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December 13, 2013
When South Africa next play ODI cricket, the country could have a new president, another IPL season will be complete, and winter will be on its way out. Their next 50-over assignment, according to the FTP, is in July - seven months away. With the focus on Test and Twenty20 cricket, ahead of the 2014 World T20, there is a danger that the gains AB de Villiers' ODI side has made over the last six weeks will be lost, affecting their build-up to the 2015 World Cup.
The tournament in Australia and New Zealand is in 15 months and South Africa's long break from ODI cricket is "absolutely not ideal," former players Shaun Pollock, Herschelle Gibbs and Boeta Dippenaar told ESPNcricinfo. They agreed that South Africa need to play more one-dayers to build on their recent impressive performance, which could shape their World Cup strategy, and have asked the national board to look at ways to schedule more one-dayers at home.
If the present schedule were adhered to, Dippenaar said, none of the players would have enough games - and not enough, according to Pollock, against good enough opposition. The series in July is in Zimbabwe and it is far from guaranteed because Zimbabwe Cricket is suffering from financial problems, which forced it to postpone a visit by Sri Lanka this year. Should that series be put off, South Africa's next scheduled ODIs are only in November 2014, five matches in Australia. Following that tour, South Africa will host West Indies for five more ODIs before the World Cup.
Cricket South Africa had displayed its proactivity by organising a last-minute home series against Pakistan to fill the gap in the season caused by the shortening of India's visit. "The amount of ODI cricket needs to go up when you're preparing for a World Cup. Its like a marathon runner who increased the distance every week in training before tapering off just before the race," Dippenaar said. "The pace and bounce of our pitches are similar to Australian wickets so it would be a good place to practice. I'd invite a team like England or New Zealand - they are scrappers so it would be good to play them, or even Sri Lanka.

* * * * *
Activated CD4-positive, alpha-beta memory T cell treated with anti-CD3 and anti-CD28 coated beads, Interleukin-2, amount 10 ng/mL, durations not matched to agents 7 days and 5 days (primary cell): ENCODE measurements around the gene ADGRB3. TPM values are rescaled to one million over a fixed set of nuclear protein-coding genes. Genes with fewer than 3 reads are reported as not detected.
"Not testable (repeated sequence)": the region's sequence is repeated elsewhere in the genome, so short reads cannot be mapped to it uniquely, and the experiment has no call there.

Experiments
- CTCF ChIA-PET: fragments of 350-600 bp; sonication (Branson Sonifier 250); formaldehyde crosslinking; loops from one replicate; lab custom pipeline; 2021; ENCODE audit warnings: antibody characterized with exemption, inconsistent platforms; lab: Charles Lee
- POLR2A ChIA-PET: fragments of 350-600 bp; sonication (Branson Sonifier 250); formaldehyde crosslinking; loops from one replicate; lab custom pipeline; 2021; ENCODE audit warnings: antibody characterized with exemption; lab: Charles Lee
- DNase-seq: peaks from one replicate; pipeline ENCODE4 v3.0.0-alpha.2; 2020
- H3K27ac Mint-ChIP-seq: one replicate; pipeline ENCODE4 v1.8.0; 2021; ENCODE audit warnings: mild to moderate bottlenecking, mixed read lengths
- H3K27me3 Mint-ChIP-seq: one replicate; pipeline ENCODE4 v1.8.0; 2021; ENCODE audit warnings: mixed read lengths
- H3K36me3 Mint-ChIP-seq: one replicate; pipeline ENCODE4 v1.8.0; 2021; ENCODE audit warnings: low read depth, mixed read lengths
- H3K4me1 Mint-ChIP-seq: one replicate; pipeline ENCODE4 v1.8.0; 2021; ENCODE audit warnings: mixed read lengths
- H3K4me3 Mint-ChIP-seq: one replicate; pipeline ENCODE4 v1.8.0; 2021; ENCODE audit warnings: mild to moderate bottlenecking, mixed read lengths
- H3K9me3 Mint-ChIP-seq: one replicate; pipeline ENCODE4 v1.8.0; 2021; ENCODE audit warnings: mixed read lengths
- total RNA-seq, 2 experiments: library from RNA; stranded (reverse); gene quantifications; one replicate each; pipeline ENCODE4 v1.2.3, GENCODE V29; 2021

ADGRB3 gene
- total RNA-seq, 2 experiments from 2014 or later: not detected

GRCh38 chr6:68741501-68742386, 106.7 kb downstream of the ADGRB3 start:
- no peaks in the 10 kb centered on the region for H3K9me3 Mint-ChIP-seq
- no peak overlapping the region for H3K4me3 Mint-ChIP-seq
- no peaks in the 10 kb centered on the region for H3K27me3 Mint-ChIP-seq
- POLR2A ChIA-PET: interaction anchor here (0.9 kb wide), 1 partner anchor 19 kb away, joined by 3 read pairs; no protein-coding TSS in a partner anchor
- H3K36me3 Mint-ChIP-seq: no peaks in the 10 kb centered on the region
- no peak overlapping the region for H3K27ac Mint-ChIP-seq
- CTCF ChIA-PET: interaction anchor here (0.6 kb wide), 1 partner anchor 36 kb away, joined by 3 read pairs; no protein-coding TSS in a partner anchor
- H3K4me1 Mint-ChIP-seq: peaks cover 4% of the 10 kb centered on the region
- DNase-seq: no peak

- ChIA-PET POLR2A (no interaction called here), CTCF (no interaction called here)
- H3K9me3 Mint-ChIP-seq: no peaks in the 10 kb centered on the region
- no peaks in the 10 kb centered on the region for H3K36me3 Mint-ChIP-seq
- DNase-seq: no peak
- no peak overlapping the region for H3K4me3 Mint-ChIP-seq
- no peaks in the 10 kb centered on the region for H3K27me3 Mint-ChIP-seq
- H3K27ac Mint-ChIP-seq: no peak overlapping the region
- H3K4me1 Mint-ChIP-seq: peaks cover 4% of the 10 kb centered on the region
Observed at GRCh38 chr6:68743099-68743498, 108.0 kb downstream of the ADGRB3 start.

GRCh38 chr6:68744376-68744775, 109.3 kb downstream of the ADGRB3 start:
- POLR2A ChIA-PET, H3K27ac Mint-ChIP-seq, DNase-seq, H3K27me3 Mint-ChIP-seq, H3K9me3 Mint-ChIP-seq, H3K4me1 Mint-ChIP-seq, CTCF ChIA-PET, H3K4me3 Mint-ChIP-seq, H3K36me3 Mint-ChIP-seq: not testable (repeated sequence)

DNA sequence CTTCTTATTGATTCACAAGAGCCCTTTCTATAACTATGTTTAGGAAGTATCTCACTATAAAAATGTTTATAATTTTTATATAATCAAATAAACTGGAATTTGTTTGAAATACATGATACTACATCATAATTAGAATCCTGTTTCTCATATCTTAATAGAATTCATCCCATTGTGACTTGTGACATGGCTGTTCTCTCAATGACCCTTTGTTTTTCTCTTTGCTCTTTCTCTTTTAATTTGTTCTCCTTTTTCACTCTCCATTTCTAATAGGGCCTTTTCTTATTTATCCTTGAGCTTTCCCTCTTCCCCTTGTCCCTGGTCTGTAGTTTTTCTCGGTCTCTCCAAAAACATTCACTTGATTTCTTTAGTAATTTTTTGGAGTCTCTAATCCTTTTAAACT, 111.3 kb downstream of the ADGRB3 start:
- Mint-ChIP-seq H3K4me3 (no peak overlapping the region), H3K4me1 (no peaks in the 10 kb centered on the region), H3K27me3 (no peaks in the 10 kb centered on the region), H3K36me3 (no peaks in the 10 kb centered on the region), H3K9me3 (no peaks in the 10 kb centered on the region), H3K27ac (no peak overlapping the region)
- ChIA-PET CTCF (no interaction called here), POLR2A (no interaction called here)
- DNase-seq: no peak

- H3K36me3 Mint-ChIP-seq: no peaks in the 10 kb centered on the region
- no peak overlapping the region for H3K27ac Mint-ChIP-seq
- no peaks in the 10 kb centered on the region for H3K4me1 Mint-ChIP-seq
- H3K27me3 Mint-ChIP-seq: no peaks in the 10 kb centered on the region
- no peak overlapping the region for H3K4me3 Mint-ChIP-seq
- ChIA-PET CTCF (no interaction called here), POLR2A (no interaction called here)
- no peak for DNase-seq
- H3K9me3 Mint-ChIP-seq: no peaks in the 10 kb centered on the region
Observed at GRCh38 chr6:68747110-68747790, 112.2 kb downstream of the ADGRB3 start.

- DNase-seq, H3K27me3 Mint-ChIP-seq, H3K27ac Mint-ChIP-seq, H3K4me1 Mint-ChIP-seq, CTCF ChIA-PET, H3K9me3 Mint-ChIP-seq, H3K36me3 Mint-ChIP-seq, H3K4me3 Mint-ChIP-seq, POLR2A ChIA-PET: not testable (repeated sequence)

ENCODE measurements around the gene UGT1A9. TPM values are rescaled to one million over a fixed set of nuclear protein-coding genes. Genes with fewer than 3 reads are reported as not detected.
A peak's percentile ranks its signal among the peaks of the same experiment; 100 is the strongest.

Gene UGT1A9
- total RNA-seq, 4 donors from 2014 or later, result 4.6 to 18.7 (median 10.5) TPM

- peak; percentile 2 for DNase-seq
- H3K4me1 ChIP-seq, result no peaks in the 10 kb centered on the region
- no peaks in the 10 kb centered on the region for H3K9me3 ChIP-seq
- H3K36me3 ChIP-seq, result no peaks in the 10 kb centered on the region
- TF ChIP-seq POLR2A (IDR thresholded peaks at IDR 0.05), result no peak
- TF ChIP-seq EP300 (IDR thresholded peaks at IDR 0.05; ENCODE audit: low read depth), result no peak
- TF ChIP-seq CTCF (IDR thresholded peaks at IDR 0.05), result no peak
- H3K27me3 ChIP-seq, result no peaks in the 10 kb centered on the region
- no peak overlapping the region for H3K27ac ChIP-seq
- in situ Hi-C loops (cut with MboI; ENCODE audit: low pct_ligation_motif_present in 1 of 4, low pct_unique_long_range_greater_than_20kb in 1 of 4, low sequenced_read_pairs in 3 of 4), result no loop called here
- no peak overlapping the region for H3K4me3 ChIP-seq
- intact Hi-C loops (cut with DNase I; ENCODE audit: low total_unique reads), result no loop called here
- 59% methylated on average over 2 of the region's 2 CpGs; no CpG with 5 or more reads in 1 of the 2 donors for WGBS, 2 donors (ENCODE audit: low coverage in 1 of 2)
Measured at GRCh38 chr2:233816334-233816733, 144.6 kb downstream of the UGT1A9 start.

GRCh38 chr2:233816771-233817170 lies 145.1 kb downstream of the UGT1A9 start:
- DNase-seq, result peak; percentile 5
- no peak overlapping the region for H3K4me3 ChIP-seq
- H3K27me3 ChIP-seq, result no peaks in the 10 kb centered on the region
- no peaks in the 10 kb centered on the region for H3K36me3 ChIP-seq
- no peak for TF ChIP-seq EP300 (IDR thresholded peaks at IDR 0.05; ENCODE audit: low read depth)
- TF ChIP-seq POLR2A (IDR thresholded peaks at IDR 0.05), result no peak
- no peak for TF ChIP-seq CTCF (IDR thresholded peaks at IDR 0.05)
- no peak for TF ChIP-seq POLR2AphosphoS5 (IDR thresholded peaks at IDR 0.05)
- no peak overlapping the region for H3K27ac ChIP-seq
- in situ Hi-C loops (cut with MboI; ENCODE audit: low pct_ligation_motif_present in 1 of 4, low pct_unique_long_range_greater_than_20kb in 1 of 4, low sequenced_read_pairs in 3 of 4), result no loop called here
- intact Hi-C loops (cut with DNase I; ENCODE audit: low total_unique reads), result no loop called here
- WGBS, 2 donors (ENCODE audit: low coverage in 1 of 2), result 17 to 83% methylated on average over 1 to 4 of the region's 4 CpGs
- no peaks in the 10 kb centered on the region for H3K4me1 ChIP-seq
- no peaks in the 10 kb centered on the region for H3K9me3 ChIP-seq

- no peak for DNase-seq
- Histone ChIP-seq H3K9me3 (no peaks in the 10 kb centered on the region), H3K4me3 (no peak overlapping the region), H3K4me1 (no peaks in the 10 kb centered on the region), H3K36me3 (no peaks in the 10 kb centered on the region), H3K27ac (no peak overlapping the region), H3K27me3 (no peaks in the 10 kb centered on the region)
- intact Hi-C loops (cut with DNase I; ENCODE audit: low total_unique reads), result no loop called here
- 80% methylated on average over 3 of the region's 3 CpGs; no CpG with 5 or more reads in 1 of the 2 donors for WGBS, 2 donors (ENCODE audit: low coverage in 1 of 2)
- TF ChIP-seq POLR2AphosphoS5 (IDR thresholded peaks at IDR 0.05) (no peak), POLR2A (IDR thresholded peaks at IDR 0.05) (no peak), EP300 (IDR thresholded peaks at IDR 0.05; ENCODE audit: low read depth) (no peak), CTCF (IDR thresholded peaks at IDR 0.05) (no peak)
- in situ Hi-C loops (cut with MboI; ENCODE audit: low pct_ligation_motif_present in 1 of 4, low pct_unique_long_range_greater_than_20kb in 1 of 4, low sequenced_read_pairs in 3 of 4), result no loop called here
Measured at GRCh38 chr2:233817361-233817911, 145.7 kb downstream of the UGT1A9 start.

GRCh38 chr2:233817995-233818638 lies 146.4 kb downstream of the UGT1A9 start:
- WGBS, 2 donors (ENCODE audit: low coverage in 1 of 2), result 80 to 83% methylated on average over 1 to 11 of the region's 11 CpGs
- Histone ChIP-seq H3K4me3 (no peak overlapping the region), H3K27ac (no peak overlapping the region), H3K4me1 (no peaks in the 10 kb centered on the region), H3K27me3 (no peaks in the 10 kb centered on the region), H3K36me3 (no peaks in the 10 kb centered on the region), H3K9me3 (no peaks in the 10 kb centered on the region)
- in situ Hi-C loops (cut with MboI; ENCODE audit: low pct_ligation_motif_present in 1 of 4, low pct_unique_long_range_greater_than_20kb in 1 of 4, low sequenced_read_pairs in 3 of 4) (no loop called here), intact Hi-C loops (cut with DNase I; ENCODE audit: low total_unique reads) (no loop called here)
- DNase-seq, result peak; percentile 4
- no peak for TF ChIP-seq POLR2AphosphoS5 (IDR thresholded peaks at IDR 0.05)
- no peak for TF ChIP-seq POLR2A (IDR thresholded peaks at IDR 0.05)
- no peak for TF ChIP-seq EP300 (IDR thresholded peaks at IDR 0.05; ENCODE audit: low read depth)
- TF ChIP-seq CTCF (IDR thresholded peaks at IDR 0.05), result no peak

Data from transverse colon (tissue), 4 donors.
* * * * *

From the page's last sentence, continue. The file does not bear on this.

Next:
"If that doesn't work then I'd say they should play three exhibition matches in South Africa. A best versus the rest, or something like that. They absolutely have to play something else before the World Cup."
While Dippenaar was adamant about adding to the schedule, Gibbs said that as long as South Africa were playing "some form of cricket against someone," they would benefit. De Villiers wasn't too concerned either.
"If we didn't win a series I would be very worried but now that we have, I feel we will get back into it again," de Villiers said. "It is a long time but when you finish things on a good note, you can pick it up again. The guys are doing well together, they seem to enjoy each others successes so I feel we will pick things up straight again in July."